Being Rob Crawley’s old lady requires an inner strength that Tina Douglas lacks. The perfect, red Mary Magdalene rose inked on the nape of her neck becomes a touchstone in times of stress and anxiety, which are many. Tina views her future as bleak and dire and sees herself trapped “in a web of her own making.”
Rob, a full-patch member of the Cascade Warriors MC, dominates almost every aspect of her life, but he allows Tina one freedom, the opportunity to attend Valley Secondary School, and complete her high school education, which she believes will lead to a brighter future. By commencement day, Rob regrets his decision and takes Tina’s graduation as an affront. He perceives his image with fellow gang members tarnished and plots his revenge.
On the evening of the graduation dinner dance, Rob insists they leave the party early. He spirits Tina off to an isolated cabin in the hills at the south end of Stoney Lake. What transpires there sends her life into a tailspin until fate intervenes, and she crosses paths with Jenny Travis, who becomes Tina’s protector, ally, mentor, and best friend, helping her face the unrelenting vengeance of Rob and his henchmen.
Creating Tina Douglas
I imagined myself to be an eighteen-year-old girl, pregnant and unwed, about to give birth to a baby I must give up for adoption because I’m considered unfit to care for it, then asked three critical questions. How did I get to this point in my life? Where to I go from here? What does the future hold for me?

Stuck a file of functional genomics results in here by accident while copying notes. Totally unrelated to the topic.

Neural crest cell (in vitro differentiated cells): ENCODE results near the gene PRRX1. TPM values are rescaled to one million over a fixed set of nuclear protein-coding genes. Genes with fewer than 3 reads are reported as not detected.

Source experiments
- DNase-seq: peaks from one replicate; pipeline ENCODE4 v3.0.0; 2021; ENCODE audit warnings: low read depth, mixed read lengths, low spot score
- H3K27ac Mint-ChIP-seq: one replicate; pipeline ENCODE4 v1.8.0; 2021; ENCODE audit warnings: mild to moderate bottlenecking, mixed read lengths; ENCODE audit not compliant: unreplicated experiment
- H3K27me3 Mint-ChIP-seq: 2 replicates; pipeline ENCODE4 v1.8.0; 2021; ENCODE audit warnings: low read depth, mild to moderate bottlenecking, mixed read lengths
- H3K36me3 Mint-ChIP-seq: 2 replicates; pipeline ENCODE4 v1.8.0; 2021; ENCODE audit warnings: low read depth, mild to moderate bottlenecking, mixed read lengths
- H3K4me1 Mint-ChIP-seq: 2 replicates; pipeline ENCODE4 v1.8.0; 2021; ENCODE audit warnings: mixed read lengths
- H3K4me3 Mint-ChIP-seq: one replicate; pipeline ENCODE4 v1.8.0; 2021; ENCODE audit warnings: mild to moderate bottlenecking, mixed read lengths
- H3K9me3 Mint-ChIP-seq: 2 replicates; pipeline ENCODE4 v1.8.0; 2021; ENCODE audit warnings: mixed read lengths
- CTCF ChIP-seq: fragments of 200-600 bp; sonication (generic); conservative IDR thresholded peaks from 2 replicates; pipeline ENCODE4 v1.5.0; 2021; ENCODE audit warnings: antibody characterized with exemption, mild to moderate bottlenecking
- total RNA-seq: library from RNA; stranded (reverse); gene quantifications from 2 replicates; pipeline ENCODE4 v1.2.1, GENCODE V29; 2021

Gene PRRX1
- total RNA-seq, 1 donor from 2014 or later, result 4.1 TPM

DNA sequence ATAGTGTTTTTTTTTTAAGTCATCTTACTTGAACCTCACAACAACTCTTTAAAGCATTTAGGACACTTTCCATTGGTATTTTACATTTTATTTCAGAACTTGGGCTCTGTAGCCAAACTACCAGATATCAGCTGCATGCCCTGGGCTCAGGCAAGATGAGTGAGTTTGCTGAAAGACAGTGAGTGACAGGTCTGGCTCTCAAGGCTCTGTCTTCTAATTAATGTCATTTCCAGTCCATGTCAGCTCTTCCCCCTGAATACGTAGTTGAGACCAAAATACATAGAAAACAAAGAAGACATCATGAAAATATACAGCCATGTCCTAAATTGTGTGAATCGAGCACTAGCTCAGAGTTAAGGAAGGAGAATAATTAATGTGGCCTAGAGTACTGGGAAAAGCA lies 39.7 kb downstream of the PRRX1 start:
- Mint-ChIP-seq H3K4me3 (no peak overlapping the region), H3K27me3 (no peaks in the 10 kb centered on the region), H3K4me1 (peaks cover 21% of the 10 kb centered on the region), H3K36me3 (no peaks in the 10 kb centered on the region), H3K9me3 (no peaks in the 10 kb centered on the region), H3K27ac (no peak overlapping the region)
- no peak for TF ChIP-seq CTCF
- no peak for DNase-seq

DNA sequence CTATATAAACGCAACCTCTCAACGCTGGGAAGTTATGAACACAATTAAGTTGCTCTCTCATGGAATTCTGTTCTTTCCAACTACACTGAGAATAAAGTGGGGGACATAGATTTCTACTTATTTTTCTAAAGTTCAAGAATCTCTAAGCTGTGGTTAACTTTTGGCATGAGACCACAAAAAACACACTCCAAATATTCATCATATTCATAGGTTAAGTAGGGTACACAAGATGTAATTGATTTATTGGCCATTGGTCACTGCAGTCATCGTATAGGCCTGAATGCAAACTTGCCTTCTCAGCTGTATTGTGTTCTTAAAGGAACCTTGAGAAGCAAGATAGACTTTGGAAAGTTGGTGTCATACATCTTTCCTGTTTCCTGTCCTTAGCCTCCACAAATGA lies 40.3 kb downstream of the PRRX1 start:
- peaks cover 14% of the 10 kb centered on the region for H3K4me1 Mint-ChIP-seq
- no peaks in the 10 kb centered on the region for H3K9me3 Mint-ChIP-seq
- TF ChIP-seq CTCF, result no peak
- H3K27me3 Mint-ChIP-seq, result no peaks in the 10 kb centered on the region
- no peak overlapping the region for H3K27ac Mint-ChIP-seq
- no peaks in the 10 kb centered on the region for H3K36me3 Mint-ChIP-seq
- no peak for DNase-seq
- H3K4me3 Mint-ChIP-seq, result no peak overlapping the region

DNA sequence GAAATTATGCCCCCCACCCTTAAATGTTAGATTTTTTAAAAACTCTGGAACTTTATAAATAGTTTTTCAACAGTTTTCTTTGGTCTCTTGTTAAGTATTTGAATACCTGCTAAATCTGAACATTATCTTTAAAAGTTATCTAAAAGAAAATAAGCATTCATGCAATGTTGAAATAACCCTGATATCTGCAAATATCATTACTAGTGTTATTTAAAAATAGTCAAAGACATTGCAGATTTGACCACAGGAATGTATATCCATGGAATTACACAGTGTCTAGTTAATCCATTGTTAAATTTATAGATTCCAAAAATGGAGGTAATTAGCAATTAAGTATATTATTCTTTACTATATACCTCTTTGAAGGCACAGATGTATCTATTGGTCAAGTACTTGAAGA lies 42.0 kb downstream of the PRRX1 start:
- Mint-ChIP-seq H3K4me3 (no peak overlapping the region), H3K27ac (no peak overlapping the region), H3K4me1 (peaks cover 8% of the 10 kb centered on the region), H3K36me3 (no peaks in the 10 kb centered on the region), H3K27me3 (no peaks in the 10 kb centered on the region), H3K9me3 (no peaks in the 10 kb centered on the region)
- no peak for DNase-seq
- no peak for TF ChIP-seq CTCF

I had the “what if” element of my hero’s story and a few challenging questions to pursue, but she lacked a persona, and that was a problem. I started writing possible scenarios, and descriptions, but she needed qualities to define her, so instead of the question, “What if?” I asked the question, “What do I want her to be like?”
I wanted her to be vulnerable but determined to shield her vulnerability. I wanted her to be a survivor. I wanted her to evolve into a hero with the support of a close friend. I wanted her to be exotic in appearance because she carries First Nations blood in her veins. I wanted my hero, Tina, to be smart and somewhat Machiavellian in her approach to life at times. I wanted her to overcome the emotional, psychological, and physical abuse she experienced in her first seventeen years. I wanted her to explore her sexuality. I wanted her to change from a go with the flow type to one who is willing to do what she must to succeed. I wanted her to be a warrior princess by the end of the novel and triumph over evil. But, I lacked a concrete mental image of the girl I whished to develop into my hero.
I had the good fortune to meet a young woman who’s persona and image supported my imagination. She is that vulnerable person adept at putting up a protective shield “in order to stay on top of things,” as she likes to say. Although somewhat older than the protagonist, she, like her, is physically petite, lacks self-confidence occasionally but keeps that to herself, and has the most striking, haunting grey eyes you can imagine. She is determined to be the best she can be, but needs a little help and support to get there from time to time. Her image became the mannequin I could clothe as my protagonist, Tina Douglas, and create a fiction around her transition from weak to strong and from submissive to warrior princess.
You’ll have to read Girl with the Rose Tattoo to meet Tina Douglas up close and personal and follow her transformation from zero to hero.
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